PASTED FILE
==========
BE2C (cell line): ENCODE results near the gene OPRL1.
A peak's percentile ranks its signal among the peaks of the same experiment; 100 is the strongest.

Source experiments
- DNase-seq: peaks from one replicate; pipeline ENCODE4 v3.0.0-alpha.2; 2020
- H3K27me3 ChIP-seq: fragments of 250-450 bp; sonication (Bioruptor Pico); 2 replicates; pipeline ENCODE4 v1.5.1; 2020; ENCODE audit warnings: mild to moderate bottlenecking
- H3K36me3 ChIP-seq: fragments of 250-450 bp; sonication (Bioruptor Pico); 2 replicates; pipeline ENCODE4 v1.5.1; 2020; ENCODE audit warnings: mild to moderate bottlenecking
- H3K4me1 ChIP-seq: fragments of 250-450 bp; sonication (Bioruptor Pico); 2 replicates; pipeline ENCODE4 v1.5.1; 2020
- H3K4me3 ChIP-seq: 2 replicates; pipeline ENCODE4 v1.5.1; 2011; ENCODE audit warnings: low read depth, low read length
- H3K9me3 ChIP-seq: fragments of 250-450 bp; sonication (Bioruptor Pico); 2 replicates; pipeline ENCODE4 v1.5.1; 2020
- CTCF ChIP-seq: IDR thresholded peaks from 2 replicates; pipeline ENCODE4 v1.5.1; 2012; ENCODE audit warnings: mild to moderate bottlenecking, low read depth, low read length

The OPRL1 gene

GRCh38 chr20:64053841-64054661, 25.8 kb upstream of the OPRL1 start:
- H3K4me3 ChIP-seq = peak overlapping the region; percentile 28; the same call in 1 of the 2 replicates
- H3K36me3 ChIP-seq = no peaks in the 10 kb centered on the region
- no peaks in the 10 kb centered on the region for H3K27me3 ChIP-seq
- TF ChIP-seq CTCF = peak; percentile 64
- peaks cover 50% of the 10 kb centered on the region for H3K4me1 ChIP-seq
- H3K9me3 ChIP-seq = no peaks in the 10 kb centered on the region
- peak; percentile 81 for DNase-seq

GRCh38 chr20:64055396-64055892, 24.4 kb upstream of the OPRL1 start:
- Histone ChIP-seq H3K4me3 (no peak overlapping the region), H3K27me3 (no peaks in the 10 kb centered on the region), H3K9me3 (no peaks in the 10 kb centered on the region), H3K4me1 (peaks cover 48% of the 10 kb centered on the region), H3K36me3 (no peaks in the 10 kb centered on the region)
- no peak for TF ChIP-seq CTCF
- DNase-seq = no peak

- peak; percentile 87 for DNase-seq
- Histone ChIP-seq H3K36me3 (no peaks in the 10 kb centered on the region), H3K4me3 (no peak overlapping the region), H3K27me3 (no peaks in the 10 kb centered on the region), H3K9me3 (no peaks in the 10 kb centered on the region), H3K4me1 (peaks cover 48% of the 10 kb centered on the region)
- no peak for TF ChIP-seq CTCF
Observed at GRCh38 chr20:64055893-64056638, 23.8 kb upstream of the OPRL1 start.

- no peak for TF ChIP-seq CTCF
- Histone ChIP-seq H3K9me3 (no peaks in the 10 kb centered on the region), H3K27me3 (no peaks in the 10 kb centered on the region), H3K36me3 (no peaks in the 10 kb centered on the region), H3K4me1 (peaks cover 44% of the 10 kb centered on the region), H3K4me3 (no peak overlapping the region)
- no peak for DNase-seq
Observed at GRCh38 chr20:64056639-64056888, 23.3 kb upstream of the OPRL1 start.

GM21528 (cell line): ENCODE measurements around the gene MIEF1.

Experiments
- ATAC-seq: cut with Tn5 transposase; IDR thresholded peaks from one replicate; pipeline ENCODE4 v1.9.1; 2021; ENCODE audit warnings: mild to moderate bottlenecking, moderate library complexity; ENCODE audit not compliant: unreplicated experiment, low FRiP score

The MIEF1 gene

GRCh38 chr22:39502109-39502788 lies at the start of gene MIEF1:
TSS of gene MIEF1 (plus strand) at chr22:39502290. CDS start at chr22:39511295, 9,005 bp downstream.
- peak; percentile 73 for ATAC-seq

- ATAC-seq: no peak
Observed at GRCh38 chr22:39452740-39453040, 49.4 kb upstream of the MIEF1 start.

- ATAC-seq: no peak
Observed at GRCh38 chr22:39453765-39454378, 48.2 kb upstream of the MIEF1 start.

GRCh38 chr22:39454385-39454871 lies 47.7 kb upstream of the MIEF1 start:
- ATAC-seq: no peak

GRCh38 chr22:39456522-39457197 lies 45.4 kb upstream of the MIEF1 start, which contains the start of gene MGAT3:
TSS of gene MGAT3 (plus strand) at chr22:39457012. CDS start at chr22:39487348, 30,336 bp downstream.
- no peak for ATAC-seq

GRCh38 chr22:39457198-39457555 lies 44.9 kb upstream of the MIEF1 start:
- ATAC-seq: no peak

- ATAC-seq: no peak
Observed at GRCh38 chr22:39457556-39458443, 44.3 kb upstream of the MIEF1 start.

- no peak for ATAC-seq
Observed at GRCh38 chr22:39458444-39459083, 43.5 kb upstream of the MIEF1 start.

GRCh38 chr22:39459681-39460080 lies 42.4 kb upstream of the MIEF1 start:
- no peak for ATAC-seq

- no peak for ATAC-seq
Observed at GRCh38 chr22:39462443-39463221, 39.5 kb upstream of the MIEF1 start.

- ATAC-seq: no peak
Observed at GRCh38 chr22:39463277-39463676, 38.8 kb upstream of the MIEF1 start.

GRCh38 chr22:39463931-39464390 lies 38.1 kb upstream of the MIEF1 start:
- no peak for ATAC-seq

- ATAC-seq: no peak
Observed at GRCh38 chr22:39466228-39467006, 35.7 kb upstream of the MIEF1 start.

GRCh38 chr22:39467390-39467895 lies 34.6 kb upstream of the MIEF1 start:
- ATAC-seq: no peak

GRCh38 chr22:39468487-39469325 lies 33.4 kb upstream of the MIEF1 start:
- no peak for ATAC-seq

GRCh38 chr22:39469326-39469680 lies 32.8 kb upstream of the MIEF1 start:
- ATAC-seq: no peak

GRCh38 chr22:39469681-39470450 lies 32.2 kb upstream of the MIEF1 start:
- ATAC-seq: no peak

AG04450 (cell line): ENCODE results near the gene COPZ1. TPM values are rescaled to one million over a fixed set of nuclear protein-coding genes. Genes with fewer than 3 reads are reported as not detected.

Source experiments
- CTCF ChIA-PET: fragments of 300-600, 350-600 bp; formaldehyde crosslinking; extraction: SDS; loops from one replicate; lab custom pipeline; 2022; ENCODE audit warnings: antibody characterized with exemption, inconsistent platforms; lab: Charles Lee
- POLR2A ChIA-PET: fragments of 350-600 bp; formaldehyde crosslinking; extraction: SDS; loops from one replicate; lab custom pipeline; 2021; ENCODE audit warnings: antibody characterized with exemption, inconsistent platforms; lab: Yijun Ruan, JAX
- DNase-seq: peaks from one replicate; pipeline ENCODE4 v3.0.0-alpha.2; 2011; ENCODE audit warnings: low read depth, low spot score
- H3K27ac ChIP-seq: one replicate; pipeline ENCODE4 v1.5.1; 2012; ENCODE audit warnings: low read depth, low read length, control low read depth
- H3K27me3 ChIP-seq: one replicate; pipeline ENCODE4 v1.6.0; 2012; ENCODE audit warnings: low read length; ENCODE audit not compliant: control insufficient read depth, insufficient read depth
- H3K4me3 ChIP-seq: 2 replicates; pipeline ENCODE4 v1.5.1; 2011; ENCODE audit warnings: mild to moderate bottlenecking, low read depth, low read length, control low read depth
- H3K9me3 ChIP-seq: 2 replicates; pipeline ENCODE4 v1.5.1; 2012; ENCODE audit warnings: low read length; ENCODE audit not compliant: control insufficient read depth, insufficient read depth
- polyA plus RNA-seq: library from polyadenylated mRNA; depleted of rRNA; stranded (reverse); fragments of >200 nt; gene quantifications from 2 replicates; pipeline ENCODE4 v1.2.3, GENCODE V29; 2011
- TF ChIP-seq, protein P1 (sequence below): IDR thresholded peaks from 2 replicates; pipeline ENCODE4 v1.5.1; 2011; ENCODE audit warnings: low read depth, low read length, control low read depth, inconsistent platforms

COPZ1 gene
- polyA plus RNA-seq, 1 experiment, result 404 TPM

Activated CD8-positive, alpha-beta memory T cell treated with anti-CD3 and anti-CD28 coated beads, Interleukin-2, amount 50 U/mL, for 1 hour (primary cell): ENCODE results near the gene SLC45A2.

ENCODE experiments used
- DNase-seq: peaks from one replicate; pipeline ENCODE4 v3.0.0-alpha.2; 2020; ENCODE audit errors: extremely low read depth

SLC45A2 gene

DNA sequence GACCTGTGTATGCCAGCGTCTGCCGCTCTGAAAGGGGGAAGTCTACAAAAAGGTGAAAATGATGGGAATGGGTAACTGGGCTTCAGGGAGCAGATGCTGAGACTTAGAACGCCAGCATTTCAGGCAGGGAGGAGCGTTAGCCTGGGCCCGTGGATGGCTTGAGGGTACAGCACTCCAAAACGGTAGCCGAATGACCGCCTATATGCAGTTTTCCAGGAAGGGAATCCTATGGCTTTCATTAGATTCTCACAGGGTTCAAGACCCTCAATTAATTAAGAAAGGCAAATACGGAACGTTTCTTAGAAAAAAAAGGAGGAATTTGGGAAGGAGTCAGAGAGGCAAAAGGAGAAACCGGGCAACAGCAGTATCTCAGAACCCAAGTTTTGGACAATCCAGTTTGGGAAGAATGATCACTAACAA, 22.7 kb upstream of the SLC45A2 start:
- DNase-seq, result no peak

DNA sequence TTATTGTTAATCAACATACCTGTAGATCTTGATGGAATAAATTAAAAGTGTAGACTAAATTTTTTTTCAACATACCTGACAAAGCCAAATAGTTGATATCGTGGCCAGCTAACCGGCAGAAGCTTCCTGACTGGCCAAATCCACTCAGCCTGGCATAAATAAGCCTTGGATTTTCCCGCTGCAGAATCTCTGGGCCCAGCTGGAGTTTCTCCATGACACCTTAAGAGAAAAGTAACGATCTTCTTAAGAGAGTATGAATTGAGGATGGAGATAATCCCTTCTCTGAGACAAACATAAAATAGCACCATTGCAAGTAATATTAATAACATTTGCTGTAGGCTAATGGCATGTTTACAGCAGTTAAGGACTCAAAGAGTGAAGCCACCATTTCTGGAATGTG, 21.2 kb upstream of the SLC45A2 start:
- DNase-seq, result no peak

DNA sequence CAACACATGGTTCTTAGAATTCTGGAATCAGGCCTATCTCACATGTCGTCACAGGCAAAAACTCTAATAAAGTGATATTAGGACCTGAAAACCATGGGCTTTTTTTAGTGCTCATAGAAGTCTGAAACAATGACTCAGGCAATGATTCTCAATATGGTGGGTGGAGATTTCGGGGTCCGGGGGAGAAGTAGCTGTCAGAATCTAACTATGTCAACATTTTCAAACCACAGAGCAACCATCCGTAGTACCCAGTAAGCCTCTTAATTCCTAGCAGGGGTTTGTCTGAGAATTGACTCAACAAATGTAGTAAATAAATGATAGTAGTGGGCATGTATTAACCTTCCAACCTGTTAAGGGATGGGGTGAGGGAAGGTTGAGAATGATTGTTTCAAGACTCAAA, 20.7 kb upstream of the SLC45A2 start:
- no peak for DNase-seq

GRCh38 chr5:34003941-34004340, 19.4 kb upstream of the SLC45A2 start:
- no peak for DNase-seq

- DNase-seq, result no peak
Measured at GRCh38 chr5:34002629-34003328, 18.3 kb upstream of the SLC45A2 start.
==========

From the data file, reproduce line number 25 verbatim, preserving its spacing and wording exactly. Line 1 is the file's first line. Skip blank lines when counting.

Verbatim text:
- Histone ChIP-seq H3K36me3 (no peaks in the 10 kb centered on the region), H3K4me3 (no peak overlapping the region), H3K27me3 (no peaks in the 10 kb centered on the region), H3K9me3 (no peaks in the 10 kb centered on the region), H3K4me1 (peaks cover 48% of the 10 kb centered on the region)